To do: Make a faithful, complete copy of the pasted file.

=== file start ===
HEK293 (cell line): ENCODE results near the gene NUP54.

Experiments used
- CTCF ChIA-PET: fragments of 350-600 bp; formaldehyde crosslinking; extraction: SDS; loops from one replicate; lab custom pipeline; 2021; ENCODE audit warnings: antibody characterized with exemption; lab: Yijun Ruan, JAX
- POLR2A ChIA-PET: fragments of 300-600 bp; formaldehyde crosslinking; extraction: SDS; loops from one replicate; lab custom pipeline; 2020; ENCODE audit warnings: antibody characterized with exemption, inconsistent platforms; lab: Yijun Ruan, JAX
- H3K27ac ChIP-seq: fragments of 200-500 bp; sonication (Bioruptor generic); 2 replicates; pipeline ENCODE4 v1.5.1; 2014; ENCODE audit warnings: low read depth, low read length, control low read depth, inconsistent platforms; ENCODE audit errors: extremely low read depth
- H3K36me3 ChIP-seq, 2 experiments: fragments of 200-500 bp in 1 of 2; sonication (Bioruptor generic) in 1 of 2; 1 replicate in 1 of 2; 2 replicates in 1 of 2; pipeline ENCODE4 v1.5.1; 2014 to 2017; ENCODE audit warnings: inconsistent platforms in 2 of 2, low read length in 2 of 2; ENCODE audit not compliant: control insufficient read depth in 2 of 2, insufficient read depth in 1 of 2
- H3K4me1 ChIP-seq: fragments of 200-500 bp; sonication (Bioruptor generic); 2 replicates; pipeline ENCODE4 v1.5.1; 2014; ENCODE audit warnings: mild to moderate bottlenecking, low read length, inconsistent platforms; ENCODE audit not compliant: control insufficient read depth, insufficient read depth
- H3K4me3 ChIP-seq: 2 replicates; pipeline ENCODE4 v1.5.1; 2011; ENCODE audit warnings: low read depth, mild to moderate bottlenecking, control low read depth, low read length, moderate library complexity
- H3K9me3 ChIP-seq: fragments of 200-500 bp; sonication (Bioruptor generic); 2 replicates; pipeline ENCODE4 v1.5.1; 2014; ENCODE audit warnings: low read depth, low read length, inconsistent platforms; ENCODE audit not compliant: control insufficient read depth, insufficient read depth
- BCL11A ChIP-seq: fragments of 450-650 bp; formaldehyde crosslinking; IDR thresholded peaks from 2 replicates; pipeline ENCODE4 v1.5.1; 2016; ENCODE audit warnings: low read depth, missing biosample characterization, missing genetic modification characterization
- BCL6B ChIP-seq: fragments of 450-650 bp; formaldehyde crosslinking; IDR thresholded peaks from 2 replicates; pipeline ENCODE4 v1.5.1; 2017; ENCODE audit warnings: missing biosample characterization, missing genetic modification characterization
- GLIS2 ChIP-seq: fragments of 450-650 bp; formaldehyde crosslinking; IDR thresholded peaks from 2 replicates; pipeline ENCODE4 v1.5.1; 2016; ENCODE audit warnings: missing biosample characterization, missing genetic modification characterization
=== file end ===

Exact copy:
HEK293 (cell line): ENCODE results near the gene NUP54.

Experiments used
- CTCF ChIA-PET: fragments of 350-600 bp; formaldehyde crosslinking; extraction: SDS; loops from one replicate; lab custom pipeline; 2021; ENCODE audit warnings: antibody characterized with exemption; lab: Yijun Ruan, JAX
- POLR2A ChIA-PET: fragments of 300-600 bp; formaldehyde crosslinking; extraction: SDS; loops from one replicate; lab custom pipeline; 2020; ENCODE audit warnings: antibody characterized with exemption, inconsistent platforms; lab: Yijun Ruan, JAX
- H3K27ac ChIP-seq: fragments of 200-500 bp; sonication (Bioruptor generic); 2 replicates; pipeline ENCODE4 v1.5.1; 2014; ENCODE audit warnings: low read depth, low read length, control low read depth, inconsistent platforms; ENCODE audit errors: extremely low read depth
- H3K36me3 ChIP-seq, 2 experiments: fragments of 200-500 bp in 1 of 2; sonication (Bioruptor generic) in 1 of 2; 1 replicate in 1 of 2; 2 replicates in 1 of 2; pipeline ENCODE4 v1.5.1; 2014 to 2017; ENCODE audit warnings: inconsistent platforms in 2 of 2, low read length in 2 of 2; ENCODE audit not compliant: control insufficient read depth in 2 of 2, insufficient read depth in 1 of 2
- H3K4me1 ChIP-seq: fragments of 200-500 bp; sonication (Bioruptor generic); 2 replicates; pipeline ENCODE4 v1.5.1; 2014; ENCODE audit warnings: mild to moderate bottlenecking, low read length, inconsistent platforms; ENCODE audit not compliant: control insufficient read depth, insufficient read depth
- H3K4me3 ChIP-seq: 2 replicates; pipeline ENCODE4 v1.5.1; 2011; ENCODE audit warnings: low read depth, mild to moderate bottlenecking, control low read depth, low read length, moderate library complexity
- H3K9me3 ChIP-seq: fragments of 200-500 bp; sonication (Bioruptor generic); 2 replicates; pipeline ENCODE4 v1.5.1; 2014; ENCODE audit warnings: low read depth, low read length, inconsistent platforms; ENCODE audit not compliant: control insufficient read depth, insufficient read depth
- BCL11A ChIP-seq: fragments of 450-650 bp; formaldehyde crosslinking; IDR thresholded peaks from 2 replicates; pipeline ENCODE4 v1.5.1; 2016; ENCODE audit warnings: low read depth, missing biosample characterization, missing genetic modification characterization
- BCL6B ChIP-seq: fragments of 450-650 bp; formaldehyde crosslinking; IDR thresholded peaks from 2 replicates; pipeline ENCODE4 v1.5.1; 2017; ENCODE audit warnings: missing biosample characterization, missing genetic modification characterization
- GLIS2 ChIP-seq: fragments of 450-650 bp; formaldehyde crosslinking; IDR thresholded peaks from 2 replicates; pipeline ENCODE4 v1.5.1; 2016; ENCODE audit warnings: missing biosample characterization, missing genetic modification characterization